Methane (CH4): By volume Methane comprises only 0.00017% of the entire atmosphere but in terms of GWP it is nearly 25 times stronger than CO2. It contributes to around 10% of the total greenhouse effect as per present concentrations. The primary anthropogenic sources are fossil fuel combustion, decomposition of organic materials from wetlands, rice paddy fields and livestock manure. We are releasing around half a billion tons of methane annually. Thankfully it doesn’t last longer than a decade after emission. Methane is also released from landfills, coal mines, and gas and oil drilling. Landfills produce methane as organic wastes decompose over time. Coal, oil, and natural gas deposits release methane to the atmosphere when these deposits are excavated or drilled. Over the last two centuries the methane concentration has increased by more than 150%. Recent studies show (a project where I am personally involved in the field) that due to GW the permafrost in the Polar Regions are thawing at an alarming rate releasing enormous amount of methane from the underlying organic materials that had remained frozen until now. This is an area requiring major field work in the years to come. Since most of the world’s paddy and rice fields are in India and China and cater to around half of world’s population, the increase in methane can also be directly attributed to our growing population that is estimated to reach a whopping nine and half billion by 2040.

Nitrous Oxide (N2O): Though .00003% of atmospheric volume, N2O has a GWP of 300 which makes it a significant greenhouse gas. It contributes to around 6% of the total greenhouse effect. The primary sources of N2O are fossil fuel combustion, soil fertilization, biomass burning, etc. Most of the nitrous oxide added to the atmosphere each year comes from deforestation and the conversion of forest, savanna and grassland ecosystems into agricultural fields and rangeland. Both these processes reduce the amount of nitrogen stored in living vegetation and soil through the decomposition of organic matter. The use of nitrate and ammonium fertilizers to enhance plant growth is another source of nitrous oxide. N2O doesn’t last longer than weeks but it is being continuously replenished by humans.

Chlorofluorocarbons (CFCs): CFCs are the only major greenhouse gases that do not occur naturally in our atmosphere. They come solely from human sources like production and use of foams, aerosols, refrigerants and chemical solvents. Though they are present in almost incalculable (miniscule) volume they are nearly 15K times more potent as a greenhouse gas relative to CO2. Due to this they contributed to around 24% of the total greenhouse effect during the last decade. CFCs typically take anywhere between 75 – 100 years to dissipate from the atmosphere.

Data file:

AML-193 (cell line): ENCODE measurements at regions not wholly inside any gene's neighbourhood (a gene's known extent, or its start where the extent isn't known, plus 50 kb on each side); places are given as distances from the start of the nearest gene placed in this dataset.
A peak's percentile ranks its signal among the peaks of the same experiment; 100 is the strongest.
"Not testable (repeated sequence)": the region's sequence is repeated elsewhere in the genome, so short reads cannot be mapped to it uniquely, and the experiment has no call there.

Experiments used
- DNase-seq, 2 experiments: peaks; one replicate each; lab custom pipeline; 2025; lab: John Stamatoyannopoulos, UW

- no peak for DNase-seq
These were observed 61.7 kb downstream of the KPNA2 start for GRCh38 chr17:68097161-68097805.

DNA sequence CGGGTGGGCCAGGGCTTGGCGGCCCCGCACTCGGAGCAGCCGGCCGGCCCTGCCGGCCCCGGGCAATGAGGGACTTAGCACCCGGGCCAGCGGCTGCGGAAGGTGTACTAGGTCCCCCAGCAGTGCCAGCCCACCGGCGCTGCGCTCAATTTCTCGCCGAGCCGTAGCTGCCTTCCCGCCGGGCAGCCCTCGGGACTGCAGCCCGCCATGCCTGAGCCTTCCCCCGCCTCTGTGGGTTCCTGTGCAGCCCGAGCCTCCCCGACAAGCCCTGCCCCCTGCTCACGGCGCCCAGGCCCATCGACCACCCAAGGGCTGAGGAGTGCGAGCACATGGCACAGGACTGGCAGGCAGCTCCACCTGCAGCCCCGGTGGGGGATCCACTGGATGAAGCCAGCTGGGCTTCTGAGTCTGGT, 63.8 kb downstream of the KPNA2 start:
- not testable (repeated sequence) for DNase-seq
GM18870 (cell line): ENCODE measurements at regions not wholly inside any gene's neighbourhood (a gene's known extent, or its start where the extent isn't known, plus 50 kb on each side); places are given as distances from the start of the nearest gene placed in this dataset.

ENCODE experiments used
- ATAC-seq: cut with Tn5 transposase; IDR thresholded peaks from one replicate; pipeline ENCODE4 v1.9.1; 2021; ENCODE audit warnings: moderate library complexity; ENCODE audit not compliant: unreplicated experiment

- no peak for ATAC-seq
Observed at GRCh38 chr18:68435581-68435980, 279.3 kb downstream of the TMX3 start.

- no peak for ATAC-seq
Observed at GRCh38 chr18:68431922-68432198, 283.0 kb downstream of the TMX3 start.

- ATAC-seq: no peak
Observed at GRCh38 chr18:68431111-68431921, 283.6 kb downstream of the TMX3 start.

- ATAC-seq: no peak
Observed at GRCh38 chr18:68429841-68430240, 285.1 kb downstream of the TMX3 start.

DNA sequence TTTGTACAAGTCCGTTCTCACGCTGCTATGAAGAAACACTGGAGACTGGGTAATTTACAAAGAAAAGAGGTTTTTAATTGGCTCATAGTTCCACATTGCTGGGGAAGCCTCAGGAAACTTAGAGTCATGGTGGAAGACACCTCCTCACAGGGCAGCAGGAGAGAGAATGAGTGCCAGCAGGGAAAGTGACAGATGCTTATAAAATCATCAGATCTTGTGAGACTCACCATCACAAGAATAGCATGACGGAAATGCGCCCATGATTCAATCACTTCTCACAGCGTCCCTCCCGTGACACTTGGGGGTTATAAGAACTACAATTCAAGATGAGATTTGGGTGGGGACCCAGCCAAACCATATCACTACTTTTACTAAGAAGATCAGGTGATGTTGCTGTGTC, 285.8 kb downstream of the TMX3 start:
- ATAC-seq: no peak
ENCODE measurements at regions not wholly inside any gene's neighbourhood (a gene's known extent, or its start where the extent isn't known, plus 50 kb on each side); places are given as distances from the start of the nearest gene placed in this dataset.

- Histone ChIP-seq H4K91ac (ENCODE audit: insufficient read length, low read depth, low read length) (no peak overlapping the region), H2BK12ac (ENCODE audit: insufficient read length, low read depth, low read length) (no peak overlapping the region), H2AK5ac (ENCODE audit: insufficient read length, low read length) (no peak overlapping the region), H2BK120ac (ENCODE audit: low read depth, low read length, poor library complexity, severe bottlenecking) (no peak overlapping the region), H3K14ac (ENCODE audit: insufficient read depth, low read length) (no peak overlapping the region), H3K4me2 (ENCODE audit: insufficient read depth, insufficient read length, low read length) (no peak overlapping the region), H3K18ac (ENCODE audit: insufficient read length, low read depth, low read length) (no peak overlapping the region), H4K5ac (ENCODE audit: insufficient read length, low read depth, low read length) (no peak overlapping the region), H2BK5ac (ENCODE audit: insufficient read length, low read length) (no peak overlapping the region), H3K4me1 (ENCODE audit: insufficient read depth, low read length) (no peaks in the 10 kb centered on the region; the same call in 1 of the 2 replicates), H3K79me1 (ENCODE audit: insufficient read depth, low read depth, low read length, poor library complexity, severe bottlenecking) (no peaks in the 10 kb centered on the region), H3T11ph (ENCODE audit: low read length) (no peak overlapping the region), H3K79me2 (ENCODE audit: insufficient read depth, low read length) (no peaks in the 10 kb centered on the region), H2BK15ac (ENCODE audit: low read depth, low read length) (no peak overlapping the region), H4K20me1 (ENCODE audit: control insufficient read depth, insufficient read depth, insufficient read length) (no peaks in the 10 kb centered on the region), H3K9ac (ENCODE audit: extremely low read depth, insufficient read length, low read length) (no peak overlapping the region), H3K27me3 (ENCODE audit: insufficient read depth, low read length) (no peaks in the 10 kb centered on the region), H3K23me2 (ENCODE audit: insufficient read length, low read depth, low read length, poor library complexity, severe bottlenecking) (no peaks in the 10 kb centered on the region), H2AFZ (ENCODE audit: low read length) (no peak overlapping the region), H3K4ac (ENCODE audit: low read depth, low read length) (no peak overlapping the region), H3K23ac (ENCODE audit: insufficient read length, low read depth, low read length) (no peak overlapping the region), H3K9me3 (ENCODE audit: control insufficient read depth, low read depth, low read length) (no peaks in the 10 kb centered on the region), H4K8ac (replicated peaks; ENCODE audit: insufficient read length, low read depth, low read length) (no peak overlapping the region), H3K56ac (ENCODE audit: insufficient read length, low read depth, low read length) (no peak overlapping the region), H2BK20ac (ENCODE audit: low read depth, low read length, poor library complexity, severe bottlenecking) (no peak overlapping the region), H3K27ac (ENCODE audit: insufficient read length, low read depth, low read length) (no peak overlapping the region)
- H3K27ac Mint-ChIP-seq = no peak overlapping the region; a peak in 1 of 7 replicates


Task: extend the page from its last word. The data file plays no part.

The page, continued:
Water Vapor (H2O): Water vapor happens to be the third most abundant gas in our atmosphere (after nitrogen and oxygen) and though in terms of man-induced greenhouse gas effects it does not have any significance since entirely all of its presence is caused by natural process of evaporation, etc it is a significant greenhouse gas (about which we actually can’t do much and we shouldn’t really). Water vapor varies in concentration in the atmosphere both spatially and temporally. The highest concentrations of water vapor are found near the equator over the oceans and tropical rain forests. Cold polar areas and subtropical continental deserts are locations where the volume of water vapor can approach zero percent. Water vapor redistributes heat energy on the Earth through latent heat energy exchange, it also creates rain and provides much of the fresh water for animals and it also helps to warm up Earth’s atmosphere.

Ozone (O3): It accounts for only 0.000004% of our atmospheric volume and it primarily provides a screen against the penetration of harmful ultraviolet radiation from Sun. Ozone layer extends into the stratosphere, typically from 10 to 50 km above the surface and it absorbs nearly 95% of the Sun’s UV radiation. Though it is still not understood clearly as how depletion of Ozone can give rise to GW since by itself it isn’t a greenhouse gas, it is speculated that it could have some effect after all. Ozone depletion is mainly caused by release of man-induced CFCs and the largest Ozone hole is found above Antarctica. It is theorized that since Ozone depletion would actually increase Sun’s UV radiation penetration and this can in some way heat up the earth’s surface and atmosphere. There is no scientific data based evidence yet to prove or disprove this theory.

As is evident from the above that all the harmful greenhouse gases are either being produced by man or their production rate has been increased due to direct and indirect action of human. I don’t think any climate scientist has so far made a connection but I have and I do connect this to our rising and bulging population. In most probability the population rise will never be curbed or reduced and we will keep growing year after year and to feed and survive for this ever increasing volume our actions will also keep generating more and more volumes of greenhouse gases. Perhaps there is no solution and perhaps there is… but what really defies my intelligence is that how we, human beings can be so absurdly illogical. We have the solution right in our hands but we won’t open our fists and look inside. For the first time in Earth’s history, a specie has become its own greatest enemy and for whom natural survival has become a problem that he needs to solve. Where will it all end, is a question we all can answer, what we really don’t know is WHEN?

1 comment:

  1. You really should get these articles printed, Satya. They are very well written articles and people really need to understand the effect of GW.
    thanks for sharing.